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2nd Boeing-built GPS IIF Satellite Entering Service with US Air Force

EL SEGUNDO, Calif., Aug. 22, 2011 -- Boeing [NYSE: BA] today announced that the second of 12 GPS IIF satellites the company is building for the U.S. Air Force has completed on-orbit checkout and spacecraft control authority transfer. With testing complete, GPS IIF-2, called SVN-63, will be the newest satellite to join the active 31-satellite GPS constellation operated by the Air Force 50th Space Wing and the 2nd Space Operations Squadron at Schriever Air Force Base, Colo.

“The Air Force and allied military forces around the world use GPS devices in virtually every system to improve their capabilities and effectiveness while reducing risk to the warfighter,” said Air Force Col. Bernard Gruber, director of the GPS Directorate.

Boeing is responsible for the GPS ground and space segments, providing an integrated system solution for GPS IIF and for the operation of the entire constellation. As a prime contractor for GPS satellites for more than three decades, Boeing has delivered 40 spacecraft that are successfully populating and sustaining the GPS system. Boeing GPS satellites have demonstrated reliable performance and exceeded their operational design life. GPS IIF will form the core of the GPS constellation for the next decade or longer.

“GPS is deeply woven into everyday life and is the foundation of global, civil, commercial and defense applications for more than 1 billion users worldwide,” said Craig Cooning, vice president and general manager of Boeing Space & Intelligence Systems. “Boeing has a long legacy of support on the GPS program to the U.S. Air Force, and the delivery of this new IIF satellite augments the constellation’s ability to provide highly accurate, three-dimensional position, velocity and timing information 24 hours a day in all weather conditions.”

Launched on July 16, SVN-63 immediately entered verification testing using the Boeing-developed Operational Control Segment (OCS) system and government GPS ground assets and receivers. The OCS, which gained full operational status with the Air Force in April, enables an expanding set of services and capabilities, including improved anti-jam capabilities for warfighters and improved security for all users.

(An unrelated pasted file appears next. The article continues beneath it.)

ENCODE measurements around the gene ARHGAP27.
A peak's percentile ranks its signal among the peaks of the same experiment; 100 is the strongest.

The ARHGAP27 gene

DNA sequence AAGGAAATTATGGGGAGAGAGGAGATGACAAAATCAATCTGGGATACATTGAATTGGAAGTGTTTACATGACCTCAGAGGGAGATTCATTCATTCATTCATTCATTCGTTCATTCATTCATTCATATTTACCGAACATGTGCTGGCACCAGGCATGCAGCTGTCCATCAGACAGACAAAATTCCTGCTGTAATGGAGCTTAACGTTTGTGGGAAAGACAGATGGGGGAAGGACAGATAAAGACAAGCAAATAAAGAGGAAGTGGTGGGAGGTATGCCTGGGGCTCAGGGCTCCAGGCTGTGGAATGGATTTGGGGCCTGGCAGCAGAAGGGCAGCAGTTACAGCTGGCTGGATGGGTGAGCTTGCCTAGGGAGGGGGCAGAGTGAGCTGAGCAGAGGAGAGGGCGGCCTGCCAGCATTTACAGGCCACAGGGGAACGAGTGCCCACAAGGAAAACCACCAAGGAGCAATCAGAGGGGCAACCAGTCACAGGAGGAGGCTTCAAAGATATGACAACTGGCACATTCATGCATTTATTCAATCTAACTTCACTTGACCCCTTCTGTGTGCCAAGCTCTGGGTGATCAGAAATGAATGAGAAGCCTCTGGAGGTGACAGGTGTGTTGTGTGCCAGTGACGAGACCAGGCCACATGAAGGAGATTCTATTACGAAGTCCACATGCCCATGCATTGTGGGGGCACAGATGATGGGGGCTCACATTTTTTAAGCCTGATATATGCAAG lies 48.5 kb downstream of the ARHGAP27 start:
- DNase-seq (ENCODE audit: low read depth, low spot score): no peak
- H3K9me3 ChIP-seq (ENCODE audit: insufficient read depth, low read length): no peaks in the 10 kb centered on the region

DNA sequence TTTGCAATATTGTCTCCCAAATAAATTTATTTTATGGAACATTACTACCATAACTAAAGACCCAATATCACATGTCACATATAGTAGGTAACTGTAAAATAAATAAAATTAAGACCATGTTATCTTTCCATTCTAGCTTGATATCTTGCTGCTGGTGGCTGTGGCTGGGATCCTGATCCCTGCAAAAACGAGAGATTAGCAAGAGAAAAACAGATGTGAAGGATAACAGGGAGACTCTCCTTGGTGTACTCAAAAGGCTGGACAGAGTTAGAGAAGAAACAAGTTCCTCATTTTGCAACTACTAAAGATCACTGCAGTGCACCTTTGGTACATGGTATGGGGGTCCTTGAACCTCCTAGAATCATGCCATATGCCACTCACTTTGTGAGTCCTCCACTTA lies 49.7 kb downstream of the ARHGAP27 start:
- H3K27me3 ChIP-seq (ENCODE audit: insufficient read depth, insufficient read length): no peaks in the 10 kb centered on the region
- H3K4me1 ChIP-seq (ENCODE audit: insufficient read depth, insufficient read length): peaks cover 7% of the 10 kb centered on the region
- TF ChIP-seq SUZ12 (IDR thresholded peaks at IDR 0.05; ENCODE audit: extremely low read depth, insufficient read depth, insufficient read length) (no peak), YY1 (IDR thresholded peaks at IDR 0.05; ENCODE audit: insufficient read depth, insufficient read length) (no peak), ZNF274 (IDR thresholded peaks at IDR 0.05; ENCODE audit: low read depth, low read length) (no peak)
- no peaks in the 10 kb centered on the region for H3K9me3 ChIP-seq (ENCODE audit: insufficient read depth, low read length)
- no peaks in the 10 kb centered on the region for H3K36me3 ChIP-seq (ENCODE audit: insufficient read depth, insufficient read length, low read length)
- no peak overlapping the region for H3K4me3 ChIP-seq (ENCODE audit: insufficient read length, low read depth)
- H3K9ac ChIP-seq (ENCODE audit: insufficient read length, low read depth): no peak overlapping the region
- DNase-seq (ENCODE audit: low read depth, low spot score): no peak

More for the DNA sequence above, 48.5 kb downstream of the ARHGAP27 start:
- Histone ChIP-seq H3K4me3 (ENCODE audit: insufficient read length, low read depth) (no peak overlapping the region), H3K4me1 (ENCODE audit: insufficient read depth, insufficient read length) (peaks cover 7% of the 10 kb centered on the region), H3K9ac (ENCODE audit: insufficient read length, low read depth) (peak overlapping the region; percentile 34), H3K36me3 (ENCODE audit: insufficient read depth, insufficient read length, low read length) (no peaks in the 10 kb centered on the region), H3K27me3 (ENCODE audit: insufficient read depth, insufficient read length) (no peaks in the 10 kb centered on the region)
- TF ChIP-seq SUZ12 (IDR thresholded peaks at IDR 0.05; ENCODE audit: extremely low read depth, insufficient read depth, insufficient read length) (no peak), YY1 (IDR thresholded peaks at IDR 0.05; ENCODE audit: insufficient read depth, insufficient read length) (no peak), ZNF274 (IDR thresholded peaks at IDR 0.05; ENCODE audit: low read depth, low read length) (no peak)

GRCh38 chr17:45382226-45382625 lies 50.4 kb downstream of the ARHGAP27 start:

The flexible design of the OCS system enables new generations of GPS satellites, including GPS IIF, to be efficiently added to the constellation. On-orbit testing for the SVN-63 spacecraft took less time than for the first IIF satellite (SVN-62) because the testing on SVN-62 included a set of one-time, system-level design validation tests that involved the space vehicle, the OCS, and user equipment.

Boeing is building 10 additional GPS IIF satellites with the pulse line at its Satellite Development Center in El Segundo. The IIF pulse line efficiently moves a satellite from one work area to the next in a steady rhythm. Adapted from Boeing commercial airplane manufacturing operations, the pulse line will enable Boeing to deliver the spacecraft faster, more efficiently and with higher quality. Launch of the third GPS IIF satellite will be determined by the Air Force in the coming months.

A unit of The Boeing Company, Boeing Defense, Space & Security is one of the world's largest defense, space and security businesses specializing in innovative and capabilities-driven customer solutions, and the world’s largest and most versatile manufacturer of military aircraft. Headquartered in St. Louis, Boeing Defense, Space & Security is a $32 billion business with 64,000 employees worldwide. Follow us on Twitter: @BoeingDefense.

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Contact:

Angie Yoshimura
Space & Intelligence Systems
Office: 310-364-6708
Mobile: 310-227-6568
angie.e.yoshimura@boeing.com

Matthew Billingsley
Space & Intelligence Systems
Office: 703-647-1444
Mobile: 703-203-9435
matthew.p.billingsley@boeing.com